Returning to an example of the ideal, Shapiro starts her surgeries by introducing herself and asking those in the room to do the same and to raise any issues or questions they have so that if there are problems they may be addressed all for the good of the patient. She welcomes their comments.

She sets a model for conduct and for speaking up, which is carried forward culturally as an ingredient of commitment and excellence. Her commitment to creating an open culture where problems are always heard is embedded in her actions, practice and teachings—a living demonstration of Brigham and Women's Hospital's values and culture.

Let's take a lesson from Shapiro and the hospital and apply it to our workplaces. Preventing retaliation has to be approached from a cultural point of view linked to improving business and professional outcomes first and foremost. Paradoxically, without making reduction of legal risk the primary focus, the cultural approach will significantly reduce legal risk.

To lawyers and compliance professionals, that may seem like putting the carriage before the horse. But this is one instance where that is exactly where the carriage belongs.

There's another advantage to the cultural approach: You get better performance. At some point, every organization will have issues arise that must be addressed. Some will be easy, some difficult.

We need those issues at the heart of such problems to be revealed quickly so that management can correct them before they lead to disaster. This includes thousands of issues which may not involve legal violations.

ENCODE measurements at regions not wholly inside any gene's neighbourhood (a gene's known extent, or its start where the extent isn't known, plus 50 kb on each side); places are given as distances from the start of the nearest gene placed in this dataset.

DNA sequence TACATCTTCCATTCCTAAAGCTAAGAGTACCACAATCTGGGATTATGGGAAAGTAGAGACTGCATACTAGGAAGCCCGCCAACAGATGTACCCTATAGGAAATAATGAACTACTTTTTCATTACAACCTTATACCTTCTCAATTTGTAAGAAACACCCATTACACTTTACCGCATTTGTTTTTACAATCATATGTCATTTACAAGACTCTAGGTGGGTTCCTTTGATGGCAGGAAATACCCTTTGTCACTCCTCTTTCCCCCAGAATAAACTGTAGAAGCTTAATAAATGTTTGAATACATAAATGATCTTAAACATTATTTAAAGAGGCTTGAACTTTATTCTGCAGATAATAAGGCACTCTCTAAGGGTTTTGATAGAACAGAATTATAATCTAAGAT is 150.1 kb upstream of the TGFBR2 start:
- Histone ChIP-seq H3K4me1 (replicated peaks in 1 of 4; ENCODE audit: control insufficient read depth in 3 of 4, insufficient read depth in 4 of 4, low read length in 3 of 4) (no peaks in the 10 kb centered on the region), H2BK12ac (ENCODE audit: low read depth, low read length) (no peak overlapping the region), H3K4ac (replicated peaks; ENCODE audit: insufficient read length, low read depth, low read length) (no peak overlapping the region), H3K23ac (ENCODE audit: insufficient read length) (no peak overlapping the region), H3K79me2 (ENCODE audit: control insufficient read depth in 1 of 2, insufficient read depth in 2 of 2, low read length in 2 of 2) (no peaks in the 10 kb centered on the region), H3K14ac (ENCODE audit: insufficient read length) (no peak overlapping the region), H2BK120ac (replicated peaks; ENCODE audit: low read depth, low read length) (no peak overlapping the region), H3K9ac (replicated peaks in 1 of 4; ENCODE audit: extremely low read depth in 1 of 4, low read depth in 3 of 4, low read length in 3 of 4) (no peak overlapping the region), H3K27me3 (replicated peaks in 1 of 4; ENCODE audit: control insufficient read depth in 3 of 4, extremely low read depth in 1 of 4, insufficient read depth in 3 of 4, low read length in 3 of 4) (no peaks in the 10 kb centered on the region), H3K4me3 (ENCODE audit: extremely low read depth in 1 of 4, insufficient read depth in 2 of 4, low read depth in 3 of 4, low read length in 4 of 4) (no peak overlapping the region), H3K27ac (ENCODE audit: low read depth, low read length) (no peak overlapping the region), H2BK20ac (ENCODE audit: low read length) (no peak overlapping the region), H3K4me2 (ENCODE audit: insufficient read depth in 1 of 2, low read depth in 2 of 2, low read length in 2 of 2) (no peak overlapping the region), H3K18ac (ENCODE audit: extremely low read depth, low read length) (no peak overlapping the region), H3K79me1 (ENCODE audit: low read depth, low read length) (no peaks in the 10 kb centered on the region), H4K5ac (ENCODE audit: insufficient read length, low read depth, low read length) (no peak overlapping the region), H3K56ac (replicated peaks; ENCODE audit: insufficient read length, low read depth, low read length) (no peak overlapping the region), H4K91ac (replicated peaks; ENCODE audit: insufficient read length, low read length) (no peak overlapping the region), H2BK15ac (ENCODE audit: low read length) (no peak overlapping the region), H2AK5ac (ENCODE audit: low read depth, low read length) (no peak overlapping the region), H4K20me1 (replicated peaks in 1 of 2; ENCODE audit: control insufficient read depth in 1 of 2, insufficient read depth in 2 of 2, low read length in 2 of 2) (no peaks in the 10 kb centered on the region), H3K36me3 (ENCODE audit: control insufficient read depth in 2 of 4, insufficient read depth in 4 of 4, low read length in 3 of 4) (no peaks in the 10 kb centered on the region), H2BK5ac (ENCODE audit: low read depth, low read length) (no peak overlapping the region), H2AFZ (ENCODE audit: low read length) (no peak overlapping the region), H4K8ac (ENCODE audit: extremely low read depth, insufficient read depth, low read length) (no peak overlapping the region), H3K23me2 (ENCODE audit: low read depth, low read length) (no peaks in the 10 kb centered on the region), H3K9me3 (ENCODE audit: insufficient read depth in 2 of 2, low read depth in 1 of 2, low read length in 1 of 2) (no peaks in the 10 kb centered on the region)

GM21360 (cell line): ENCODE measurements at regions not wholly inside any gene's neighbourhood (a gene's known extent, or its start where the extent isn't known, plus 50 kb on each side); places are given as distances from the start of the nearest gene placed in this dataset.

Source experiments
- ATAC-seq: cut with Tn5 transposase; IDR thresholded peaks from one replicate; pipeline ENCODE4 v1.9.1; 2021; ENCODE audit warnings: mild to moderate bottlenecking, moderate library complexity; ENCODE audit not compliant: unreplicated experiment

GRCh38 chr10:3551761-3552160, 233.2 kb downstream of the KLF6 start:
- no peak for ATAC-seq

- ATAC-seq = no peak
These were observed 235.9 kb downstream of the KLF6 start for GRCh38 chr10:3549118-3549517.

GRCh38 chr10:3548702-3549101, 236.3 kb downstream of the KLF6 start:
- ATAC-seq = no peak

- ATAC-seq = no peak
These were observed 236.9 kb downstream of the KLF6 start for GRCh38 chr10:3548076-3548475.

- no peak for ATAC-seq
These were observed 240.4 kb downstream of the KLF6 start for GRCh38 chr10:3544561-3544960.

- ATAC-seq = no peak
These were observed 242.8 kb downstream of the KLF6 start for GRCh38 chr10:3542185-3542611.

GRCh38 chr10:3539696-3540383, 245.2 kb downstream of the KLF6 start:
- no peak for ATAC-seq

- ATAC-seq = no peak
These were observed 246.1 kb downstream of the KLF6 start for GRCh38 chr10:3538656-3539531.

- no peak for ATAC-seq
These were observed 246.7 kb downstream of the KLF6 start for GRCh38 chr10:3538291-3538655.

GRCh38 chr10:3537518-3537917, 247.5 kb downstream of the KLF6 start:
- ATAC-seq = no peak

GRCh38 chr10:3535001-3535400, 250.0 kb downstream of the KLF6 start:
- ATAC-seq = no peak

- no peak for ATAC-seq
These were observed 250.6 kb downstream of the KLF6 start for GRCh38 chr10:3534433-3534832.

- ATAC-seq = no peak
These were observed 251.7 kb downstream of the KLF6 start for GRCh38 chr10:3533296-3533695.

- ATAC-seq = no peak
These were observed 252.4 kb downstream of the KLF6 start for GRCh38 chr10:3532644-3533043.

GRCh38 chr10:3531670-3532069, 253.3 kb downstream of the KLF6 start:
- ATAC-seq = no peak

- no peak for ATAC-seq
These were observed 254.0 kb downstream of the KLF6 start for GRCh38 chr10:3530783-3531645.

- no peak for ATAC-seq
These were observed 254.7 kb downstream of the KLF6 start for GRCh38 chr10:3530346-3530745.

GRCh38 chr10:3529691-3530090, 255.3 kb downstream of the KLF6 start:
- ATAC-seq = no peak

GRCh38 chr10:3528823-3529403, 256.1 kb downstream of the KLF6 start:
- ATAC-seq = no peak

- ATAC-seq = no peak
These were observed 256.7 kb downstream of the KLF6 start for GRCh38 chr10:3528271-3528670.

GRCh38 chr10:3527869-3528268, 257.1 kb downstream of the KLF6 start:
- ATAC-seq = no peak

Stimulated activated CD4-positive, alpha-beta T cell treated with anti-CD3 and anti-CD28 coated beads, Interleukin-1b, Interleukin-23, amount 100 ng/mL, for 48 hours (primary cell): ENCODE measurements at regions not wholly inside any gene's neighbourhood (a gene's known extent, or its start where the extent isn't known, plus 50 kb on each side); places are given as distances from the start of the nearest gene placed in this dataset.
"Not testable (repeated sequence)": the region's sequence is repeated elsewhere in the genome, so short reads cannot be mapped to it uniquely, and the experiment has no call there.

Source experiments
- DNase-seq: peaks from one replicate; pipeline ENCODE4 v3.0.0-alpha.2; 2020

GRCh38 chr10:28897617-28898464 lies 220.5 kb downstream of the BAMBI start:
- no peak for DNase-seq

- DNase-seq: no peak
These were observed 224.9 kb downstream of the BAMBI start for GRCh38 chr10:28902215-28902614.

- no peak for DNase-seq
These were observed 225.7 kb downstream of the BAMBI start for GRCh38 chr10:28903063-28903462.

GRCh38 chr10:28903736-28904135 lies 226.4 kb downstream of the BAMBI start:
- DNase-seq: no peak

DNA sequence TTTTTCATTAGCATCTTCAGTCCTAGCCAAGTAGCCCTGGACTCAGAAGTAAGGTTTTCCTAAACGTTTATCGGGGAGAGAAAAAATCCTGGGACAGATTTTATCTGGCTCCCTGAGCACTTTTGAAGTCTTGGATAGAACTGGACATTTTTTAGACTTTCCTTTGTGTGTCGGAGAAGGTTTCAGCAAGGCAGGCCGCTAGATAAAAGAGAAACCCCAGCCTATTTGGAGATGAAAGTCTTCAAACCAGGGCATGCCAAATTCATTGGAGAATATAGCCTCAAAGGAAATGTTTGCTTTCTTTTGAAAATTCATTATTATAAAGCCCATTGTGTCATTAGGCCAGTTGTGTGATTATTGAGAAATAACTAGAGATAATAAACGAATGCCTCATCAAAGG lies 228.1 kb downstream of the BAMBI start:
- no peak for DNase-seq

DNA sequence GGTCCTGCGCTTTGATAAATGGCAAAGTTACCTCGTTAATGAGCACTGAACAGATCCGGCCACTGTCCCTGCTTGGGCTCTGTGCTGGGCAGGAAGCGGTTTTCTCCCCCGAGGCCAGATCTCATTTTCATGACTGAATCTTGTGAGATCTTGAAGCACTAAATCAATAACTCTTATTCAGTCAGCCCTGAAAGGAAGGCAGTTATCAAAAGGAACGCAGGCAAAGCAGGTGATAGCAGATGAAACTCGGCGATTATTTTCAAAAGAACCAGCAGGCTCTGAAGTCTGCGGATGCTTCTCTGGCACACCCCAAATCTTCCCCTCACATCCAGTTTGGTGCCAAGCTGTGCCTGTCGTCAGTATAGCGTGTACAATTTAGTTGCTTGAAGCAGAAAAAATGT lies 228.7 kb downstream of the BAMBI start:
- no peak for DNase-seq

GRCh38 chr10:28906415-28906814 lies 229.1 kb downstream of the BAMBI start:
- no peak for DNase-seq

Still, if not evaluated and fixed promptly, they will be addressed by customers or patients who defect to other products or practices, employees who depart for more attractive places to work or a public that punishes the organization for failing to prevent avoidable catastrophes.

The cultural approach raises all issues—performance and legal. The legal approach only raises the potentially legal issues. Which issues do you want brought to the surface in your organization?

Shapiro's vision is a future in which professionals will see their responsibility as requiring them to act in civil and inclusive ways toward colleagues, team members and others. Second, they'll bring concerns forward if they arise.

In turn, recipients will thank those people raising concerns for having the courage to bring issues forward. As professionals themselves, they'll value learning about hazards sooner rather than later no matter what they involve.

That's the future toward which we should be looking. This is a far more powerful, lasting approach to protect organizations and the public, rather than focusing primarily on reducing complaints or lawsuits.

Stephen Paskoff is president and CEO of Atlanta-based ELI Inc., a provider of ethics and compliance learning solutions. He can be contacted at info@eliinc.com.